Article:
The staff here at Dancers’ Group was recently talking about our audience: the community or communities we serve through our programs. Hint: you are not an easy group to pin down (and we love you for it!). From young dancers just getting started to seasoned executive directors with large spaces and staffs; from organizations who are mentoring the next generation of movers to ensembles that bring history and ancestry to the present day. We are a diverse bunch. Our challenge at Dancers’ Group is to serve the whole community, in respect and celebration of its diversity.
Every month, through this publication, we are fortunate to be able to highlight a sliver of the breadth of what is happening in our region. For example, in this issue, we learn about Los Lupeños de San José, an ensemble whose work is rooted in Mexican folkloric dance but retains a certain California style. The group is performing during the Rotunda Dance Series at San Francisco City Hall this month.
Cherie Hill, a teacher with Luna Dance Institute, discusses her process of learning how to teach African dance, while choreographer Alyce Finwall shares her and other’s perspectives on balancing parental and artistic life.
Mary Ellen Hunt introduces “A Life in Dance,” the exhibition on famed ballet dancer Rudolf Nureyev which runs at the de Young Museum through February. In contrast to the scope of a venue like the de Young, Brittany Delaney offers a tour of the much smaller spaces to see dance in our region, focusing on intimate curatorial models cropping up in the East Bay.
And, in our ongoing series, Speak, contemporary choreographer Mary Armentrout shares insight into her new work, reveries and elegies, which will travel from venue to venue throughout the fall, sure to never be the same twice.
Several years ago, in a random museum gift shop, I came across a book about choreographer William Forsythe entitled Suspense (published by JRP|Ringier in 2008). It was wrapped in plastic, so I had no idea what it contained, but I bought it anyway. I’m a sucker for coffee table books about dance. If you are familiar with this book, you know that it is almost entirely images, with a handful of pages with giant text about dancing and choreography.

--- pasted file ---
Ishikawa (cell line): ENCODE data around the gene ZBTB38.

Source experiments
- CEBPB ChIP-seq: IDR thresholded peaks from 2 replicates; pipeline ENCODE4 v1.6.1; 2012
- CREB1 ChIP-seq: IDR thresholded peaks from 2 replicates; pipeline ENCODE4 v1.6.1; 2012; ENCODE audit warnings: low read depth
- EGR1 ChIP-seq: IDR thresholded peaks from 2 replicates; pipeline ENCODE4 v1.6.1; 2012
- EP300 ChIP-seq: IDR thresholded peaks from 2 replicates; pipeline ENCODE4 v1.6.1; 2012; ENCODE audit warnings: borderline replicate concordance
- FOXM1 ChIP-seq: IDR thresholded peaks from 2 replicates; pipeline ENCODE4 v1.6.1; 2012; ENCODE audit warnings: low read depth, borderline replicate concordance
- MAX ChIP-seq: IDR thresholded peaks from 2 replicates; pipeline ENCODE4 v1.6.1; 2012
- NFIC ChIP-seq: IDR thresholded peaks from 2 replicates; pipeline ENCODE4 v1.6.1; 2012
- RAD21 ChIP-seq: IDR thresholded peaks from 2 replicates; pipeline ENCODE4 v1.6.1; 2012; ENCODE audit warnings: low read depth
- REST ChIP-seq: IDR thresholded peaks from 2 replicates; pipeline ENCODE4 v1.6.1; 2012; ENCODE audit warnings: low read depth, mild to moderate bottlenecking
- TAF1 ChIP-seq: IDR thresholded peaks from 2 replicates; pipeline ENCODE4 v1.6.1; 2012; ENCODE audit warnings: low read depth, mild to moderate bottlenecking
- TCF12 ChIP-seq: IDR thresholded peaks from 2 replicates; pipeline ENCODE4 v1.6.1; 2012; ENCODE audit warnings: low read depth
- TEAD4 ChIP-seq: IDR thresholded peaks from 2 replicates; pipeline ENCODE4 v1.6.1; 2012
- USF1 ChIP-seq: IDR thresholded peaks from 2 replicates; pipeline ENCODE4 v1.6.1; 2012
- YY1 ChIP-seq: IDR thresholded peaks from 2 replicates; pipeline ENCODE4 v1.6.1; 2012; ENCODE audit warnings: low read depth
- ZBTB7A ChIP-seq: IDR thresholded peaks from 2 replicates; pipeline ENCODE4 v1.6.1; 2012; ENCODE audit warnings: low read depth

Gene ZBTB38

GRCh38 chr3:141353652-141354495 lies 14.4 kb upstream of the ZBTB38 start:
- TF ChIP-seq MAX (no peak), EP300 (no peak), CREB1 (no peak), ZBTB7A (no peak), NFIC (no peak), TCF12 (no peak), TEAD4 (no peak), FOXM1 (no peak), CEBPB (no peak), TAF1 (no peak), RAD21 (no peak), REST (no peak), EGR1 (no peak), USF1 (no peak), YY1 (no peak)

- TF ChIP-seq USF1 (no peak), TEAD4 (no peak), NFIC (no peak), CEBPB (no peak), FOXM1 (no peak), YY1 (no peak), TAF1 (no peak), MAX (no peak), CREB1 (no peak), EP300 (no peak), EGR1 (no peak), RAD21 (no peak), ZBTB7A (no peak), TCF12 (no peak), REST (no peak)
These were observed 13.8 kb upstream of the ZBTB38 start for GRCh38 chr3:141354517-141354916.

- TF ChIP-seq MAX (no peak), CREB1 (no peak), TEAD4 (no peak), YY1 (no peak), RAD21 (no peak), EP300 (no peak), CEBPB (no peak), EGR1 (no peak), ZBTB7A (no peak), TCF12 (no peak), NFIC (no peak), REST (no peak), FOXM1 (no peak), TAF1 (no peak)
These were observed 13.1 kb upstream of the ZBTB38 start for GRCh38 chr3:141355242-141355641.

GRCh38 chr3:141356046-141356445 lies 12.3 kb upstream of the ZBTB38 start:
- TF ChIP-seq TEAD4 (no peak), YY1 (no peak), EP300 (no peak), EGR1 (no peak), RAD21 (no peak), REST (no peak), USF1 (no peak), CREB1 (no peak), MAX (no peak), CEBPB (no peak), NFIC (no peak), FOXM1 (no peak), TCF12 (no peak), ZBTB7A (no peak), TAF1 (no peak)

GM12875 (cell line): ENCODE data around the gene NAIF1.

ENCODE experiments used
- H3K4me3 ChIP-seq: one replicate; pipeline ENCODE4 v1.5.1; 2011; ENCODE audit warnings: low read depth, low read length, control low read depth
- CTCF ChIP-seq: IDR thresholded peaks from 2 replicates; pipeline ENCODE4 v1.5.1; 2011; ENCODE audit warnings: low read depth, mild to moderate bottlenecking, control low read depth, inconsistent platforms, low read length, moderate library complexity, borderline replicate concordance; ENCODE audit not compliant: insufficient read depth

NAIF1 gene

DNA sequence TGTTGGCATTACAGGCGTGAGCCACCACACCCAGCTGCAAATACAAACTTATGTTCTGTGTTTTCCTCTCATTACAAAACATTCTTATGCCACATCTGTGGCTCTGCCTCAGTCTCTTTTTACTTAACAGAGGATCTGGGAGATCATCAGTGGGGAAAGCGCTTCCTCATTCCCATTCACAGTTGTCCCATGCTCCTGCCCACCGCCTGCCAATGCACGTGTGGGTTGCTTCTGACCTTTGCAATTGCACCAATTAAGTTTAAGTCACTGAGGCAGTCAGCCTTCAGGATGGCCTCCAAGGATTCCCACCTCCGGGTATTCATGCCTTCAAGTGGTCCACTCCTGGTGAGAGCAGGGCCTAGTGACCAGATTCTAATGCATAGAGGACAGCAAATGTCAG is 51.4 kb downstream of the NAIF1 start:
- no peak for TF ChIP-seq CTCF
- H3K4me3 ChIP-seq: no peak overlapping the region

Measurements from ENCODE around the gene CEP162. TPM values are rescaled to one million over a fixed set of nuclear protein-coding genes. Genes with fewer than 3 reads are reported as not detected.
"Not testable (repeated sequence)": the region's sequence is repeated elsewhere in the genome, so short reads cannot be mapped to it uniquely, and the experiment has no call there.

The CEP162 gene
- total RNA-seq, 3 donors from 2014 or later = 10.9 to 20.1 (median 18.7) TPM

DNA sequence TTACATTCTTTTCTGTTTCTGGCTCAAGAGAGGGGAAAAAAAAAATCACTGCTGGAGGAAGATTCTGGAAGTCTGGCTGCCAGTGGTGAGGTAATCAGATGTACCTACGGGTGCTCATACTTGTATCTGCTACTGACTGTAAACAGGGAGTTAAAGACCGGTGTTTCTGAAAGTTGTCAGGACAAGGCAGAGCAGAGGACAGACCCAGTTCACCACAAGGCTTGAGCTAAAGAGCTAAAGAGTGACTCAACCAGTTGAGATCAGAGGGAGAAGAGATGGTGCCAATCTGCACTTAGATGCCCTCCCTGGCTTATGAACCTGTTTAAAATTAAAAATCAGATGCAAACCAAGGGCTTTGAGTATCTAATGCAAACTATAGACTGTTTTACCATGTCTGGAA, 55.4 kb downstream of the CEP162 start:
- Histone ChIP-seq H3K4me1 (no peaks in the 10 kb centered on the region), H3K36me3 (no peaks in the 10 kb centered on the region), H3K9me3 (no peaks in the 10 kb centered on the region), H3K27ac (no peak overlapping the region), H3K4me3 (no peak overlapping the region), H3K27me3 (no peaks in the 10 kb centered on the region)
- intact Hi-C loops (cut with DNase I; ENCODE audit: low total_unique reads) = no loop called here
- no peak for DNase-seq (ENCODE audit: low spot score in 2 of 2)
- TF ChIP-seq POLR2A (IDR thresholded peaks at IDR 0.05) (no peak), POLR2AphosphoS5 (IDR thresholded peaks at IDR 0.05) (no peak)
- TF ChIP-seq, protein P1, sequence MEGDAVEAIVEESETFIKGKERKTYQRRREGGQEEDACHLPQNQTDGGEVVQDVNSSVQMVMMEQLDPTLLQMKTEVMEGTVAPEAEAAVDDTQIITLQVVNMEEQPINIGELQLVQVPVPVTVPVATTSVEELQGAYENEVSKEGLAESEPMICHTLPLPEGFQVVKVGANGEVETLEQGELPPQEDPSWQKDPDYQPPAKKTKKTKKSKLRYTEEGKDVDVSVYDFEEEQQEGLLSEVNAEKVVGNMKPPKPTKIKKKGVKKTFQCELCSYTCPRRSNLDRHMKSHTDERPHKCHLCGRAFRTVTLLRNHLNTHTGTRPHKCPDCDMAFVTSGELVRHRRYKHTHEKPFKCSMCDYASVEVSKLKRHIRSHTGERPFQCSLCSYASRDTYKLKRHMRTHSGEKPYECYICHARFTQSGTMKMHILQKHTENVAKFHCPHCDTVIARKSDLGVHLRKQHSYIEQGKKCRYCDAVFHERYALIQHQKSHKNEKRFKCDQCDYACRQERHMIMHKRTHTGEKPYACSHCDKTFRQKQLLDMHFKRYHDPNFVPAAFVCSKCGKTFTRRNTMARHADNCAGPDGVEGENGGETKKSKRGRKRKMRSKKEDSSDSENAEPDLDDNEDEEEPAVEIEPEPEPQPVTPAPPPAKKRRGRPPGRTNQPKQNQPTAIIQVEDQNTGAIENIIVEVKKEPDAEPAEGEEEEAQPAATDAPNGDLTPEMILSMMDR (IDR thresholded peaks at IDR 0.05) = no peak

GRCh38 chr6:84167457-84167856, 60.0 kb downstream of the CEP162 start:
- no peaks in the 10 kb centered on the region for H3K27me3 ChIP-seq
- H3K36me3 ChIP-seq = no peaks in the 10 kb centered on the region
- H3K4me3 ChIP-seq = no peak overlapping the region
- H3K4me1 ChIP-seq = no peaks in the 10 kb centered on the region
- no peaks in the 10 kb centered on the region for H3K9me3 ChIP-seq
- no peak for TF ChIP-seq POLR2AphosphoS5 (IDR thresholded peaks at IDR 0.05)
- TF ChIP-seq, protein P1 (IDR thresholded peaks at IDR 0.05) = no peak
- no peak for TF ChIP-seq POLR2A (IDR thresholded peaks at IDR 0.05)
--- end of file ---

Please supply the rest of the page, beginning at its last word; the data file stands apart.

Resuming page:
There is a passage at the end—about 3/4 of a page long—called “You made me a Monster.” It is a beautiful and touching piece of writing by Forsythe about the loss of his wife to cancer. He explains that shortly before she passed away, she was given a “life-size, do-it yourself cardboard model of a human skeleton.” It was years later that he came back to that model and put it together without looking at the instructions. He simply created something that he “understood.”
I think of this short passage often. Of course there is sadness in his story, but I find the image of a cardboard skeleton—made of pieces we can recognize but formed into a shape that is different—to be a striking metaphor. It so simply expresses a primary artistic impulse that extends across cultures, genres and budget size: take fragments of life or experience and put the pieces together—not precisely as they were, but in some new shape. Whether the result is a Mexican dance for el Día de los Muertos, a classical ballet, children at play, or a conceptual dance theater piece, the metaphor stands strong.
This metaphor came to mind after our conversation about Dancers’ Group’s audience, that while there is tremendous diversity in who we serve, there is much more that unifies us as lovers, makers and facilitators of dance.
—Michelle Lynch, Program Director